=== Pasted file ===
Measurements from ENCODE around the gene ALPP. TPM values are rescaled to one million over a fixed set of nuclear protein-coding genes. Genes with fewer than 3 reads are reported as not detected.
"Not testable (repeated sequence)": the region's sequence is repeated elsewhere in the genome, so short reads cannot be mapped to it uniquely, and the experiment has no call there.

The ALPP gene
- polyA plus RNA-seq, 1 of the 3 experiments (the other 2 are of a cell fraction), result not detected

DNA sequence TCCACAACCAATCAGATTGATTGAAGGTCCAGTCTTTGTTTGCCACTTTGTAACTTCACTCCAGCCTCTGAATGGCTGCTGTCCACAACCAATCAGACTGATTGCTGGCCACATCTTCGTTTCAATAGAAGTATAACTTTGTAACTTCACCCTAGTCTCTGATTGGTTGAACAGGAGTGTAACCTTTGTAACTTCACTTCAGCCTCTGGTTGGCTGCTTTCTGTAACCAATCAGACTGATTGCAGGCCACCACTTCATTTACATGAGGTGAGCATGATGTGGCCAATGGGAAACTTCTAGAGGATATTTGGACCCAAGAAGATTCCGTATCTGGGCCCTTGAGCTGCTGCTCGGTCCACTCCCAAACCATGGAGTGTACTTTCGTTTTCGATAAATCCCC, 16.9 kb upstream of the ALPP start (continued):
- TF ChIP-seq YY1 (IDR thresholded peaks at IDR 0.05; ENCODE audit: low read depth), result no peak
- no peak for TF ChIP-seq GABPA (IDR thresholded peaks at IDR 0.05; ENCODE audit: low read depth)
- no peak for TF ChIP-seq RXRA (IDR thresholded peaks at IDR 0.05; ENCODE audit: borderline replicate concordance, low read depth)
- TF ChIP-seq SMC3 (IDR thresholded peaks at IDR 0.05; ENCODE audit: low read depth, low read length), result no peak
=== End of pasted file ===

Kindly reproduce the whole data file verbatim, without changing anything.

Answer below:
Measurements from ENCODE around the gene ALPP. TPM values are rescaled to one million over a fixed set of nuclear protein-coding genes. Genes with fewer than 3 reads are reported as not detected.
"Not testable (repeated sequence)": the region's sequence is repeated elsewhere in the genome, so short reads cannot be mapped to it uniquely, and the experiment has no call there.

The ALPP gene
- polyA plus RNA-seq, 1 of the 3 experiments (the other 2 are of a cell fraction), result not detected

DNA sequence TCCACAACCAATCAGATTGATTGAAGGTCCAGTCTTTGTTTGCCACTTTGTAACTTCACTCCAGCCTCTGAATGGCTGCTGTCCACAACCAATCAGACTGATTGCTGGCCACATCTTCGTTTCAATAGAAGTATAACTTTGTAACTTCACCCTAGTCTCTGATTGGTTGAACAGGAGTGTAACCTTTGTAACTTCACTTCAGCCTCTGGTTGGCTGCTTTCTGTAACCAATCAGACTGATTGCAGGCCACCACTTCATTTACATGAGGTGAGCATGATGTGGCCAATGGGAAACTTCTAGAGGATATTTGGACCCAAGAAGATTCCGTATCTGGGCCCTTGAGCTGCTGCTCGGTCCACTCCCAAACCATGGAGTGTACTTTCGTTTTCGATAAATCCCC, 16.9 kb upstream of the ALPP start (continued):
- TF ChIP-seq YY1 (IDR thresholded peaks at IDR 0.05; ENCODE audit: low read depth), result no peak
- no peak for TF ChIP-seq GABPA (IDR thresholded peaks at IDR 0.05; ENCODE audit: low read depth)
- no peak for TF ChIP-seq RXRA (IDR thresholded peaks at IDR 0.05; ENCODE audit: borderline replicate concordance, low read depth)
- TF ChIP-seq SMC3 (IDR thresholded peaks at IDR 0.05; ENCODE audit: low read depth, low read length), result no peak